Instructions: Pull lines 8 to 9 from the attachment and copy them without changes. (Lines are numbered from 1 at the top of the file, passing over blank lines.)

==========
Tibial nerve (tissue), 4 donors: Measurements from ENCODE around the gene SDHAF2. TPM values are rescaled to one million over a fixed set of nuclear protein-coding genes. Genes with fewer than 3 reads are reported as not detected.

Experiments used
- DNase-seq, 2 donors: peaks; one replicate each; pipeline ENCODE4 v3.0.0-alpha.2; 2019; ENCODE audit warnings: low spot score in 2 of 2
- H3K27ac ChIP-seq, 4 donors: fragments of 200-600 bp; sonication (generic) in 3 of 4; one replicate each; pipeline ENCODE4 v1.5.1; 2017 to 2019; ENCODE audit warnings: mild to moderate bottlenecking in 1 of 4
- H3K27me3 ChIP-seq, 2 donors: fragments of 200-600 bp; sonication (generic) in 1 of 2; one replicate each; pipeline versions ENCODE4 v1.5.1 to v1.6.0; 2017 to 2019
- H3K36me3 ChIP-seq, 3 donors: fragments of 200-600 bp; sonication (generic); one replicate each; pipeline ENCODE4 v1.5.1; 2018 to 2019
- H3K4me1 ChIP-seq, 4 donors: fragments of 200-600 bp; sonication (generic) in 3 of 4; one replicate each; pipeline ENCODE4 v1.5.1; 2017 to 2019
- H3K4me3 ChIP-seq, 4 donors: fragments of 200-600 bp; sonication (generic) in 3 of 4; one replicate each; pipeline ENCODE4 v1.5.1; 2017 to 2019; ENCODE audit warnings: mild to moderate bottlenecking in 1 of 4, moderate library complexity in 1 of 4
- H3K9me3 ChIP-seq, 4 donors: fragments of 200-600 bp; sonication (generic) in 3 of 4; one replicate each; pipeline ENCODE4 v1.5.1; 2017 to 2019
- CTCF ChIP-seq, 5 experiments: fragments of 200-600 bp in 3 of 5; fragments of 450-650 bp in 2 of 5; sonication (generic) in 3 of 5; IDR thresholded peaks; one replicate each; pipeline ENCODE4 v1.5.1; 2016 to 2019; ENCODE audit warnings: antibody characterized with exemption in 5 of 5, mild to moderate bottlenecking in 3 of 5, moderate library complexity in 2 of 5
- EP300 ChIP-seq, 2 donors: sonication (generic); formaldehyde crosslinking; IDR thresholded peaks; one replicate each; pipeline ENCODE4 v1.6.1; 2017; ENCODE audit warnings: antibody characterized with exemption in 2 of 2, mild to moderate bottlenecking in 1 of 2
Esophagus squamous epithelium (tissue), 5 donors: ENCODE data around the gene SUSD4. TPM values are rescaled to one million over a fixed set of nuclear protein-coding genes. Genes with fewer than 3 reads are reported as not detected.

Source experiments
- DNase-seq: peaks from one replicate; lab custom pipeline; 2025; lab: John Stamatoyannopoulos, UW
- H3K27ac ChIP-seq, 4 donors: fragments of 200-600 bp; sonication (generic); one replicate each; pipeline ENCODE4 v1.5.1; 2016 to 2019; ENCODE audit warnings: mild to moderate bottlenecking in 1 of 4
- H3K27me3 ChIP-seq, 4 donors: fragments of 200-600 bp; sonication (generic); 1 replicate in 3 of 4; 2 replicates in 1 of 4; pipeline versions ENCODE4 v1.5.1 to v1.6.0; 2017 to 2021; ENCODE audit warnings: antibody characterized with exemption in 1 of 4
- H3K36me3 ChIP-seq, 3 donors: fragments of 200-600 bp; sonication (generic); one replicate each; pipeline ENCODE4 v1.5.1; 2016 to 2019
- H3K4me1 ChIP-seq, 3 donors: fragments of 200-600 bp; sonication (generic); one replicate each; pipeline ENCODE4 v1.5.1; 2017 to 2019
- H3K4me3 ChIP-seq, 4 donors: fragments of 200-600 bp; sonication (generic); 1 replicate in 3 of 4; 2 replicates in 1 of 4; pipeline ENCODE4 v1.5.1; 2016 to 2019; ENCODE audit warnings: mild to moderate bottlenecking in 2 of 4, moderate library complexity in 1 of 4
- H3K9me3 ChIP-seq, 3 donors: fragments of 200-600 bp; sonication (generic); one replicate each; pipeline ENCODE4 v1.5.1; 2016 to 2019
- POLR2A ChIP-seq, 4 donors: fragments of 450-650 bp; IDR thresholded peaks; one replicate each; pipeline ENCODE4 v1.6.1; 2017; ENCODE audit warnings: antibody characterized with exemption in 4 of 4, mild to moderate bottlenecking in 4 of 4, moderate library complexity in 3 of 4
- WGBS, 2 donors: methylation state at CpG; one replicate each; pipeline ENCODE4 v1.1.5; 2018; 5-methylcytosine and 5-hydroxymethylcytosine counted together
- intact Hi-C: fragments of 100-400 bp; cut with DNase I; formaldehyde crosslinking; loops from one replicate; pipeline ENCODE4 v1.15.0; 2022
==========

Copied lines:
- H3K4me3 ChIP-seq, 4 donors: fragments of 200-600 bp; sonication (generic) in 3 of 4; one replicate each; pipeline ENCODE4 v1.5.1; 2017 to 2019; ENCODE audit warnings: mild to moderate bottlenecking in 1 of 4, moderate library complexity in 1 of 4
- H3K9me3 ChIP-seq, 4 donors: fragments of 200-600 bp; sonication (generic) in 3 of 4; one replicate each; pipeline ENCODE4 v1.5.1; 2017 to 2019